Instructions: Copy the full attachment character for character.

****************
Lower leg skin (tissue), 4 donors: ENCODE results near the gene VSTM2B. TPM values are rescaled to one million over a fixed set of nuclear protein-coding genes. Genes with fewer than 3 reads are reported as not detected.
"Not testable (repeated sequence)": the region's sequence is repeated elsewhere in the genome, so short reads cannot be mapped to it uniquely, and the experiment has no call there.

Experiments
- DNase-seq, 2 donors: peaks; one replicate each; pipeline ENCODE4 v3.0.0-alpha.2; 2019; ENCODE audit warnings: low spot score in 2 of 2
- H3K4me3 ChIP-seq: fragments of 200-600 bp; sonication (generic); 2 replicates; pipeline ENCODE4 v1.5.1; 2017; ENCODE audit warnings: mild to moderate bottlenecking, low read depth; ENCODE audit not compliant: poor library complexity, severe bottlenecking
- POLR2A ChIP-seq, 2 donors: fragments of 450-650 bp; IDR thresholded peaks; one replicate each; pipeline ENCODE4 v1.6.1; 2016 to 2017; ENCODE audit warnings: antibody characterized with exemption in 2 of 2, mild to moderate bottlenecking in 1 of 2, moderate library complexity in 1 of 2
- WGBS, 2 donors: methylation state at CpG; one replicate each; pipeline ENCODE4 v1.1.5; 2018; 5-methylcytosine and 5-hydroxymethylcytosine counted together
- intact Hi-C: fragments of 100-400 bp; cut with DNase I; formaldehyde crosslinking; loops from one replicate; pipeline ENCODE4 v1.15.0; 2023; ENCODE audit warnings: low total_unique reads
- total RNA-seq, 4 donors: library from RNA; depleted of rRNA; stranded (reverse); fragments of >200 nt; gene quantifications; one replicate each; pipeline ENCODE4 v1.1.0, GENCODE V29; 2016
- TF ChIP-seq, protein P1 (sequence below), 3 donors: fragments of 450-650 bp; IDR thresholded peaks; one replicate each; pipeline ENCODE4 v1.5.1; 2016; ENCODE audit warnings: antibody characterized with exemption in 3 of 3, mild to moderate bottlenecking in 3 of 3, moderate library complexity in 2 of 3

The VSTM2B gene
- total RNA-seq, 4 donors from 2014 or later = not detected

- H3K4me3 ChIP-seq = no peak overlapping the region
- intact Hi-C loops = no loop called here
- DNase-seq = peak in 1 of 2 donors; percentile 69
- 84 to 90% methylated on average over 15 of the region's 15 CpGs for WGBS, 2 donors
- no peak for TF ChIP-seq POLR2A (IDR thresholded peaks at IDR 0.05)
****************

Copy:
Lower leg skin (tissue), 4 donors: ENCODE results near the gene VSTM2B. TPM values are rescaled to one million over a fixed set of nuclear protein-coding genes. Genes with fewer than 3 reads are reported as not detected.
"Not testable (repeated sequence)": the region's sequence is repeated elsewhere in the genome, so short reads cannot be mapped to it uniquely, and the experiment has no call there.

Experiments
- DNase-seq, 2 donors: peaks; one replicate each; pipeline ENCODE4 v3.0.0-alpha.2; 2019; ENCODE audit warnings: low spot score in 2 of 2
- H3K4me3 ChIP-seq: fragments of 200-600 bp; sonication (generic); 2 replicates; pipeline ENCODE4 v1.5.1; 2017; ENCODE audit warnings: mild to moderate bottlenecking, low read depth; ENCODE audit not compliant: poor library complexity, severe bottlenecking
- POLR2A ChIP-seq, 2 donors: fragments of 450-650 bp; IDR thresholded peaks; one replicate each; pipeline ENCODE4 v1.6.1; 2016 to 2017; ENCODE audit warnings: antibody characterized with exemption in 2 of 2, mild to moderate bottlenecking in 1 of 2, moderate library complexity in 1 of 2
- WGBS, 2 donors: methylation state at CpG; one replicate each; pipeline ENCODE4 v1.1.5; 2018; 5-methylcytosine and 5-hydroxymethylcytosine counted together
- intact Hi-C: fragments of 100-400 bp; cut with DNase I; formaldehyde crosslinking; loops from one replicate; pipeline ENCODE4 v1.15.0; 2023; ENCODE audit warnings: low total_unique reads
- total RNA-seq, 4 donors: library from RNA; depleted of rRNA; stranded (reverse); fragments of >200 nt; gene quantifications; one replicate each; pipeline ENCODE4 v1.1.0, GENCODE V29; 2016
- TF ChIP-seq, protein P1 (sequence below), 3 donors: fragments of 450-650 bp; IDR thresholded peaks; one replicate each; pipeline ENCODE4 v1.5.1; 2016; ENCODE audit warnings: antibody characterized with exemption in 3 of 3, mild to moderate bottlenecking in 3 of 3, moderate library complexity in 2 of 3

The VSTM2B gene
- total RNA-seq, 4 donors from 2014 or later = not detected

- H3K4me3 ChIP-seq = no peak overlapping the region
- intact Hi-C loops = no loop called here
- DNase-seq = peak in 1 of 2 donors; percentile 69
- 84 to 90% methylated on average over 15 of the region's 15 CpGs for WGBS, 2 donors
- no peak for TF ChIP-seq POLR2A (IDR thresholded peaks at IDR 0.05)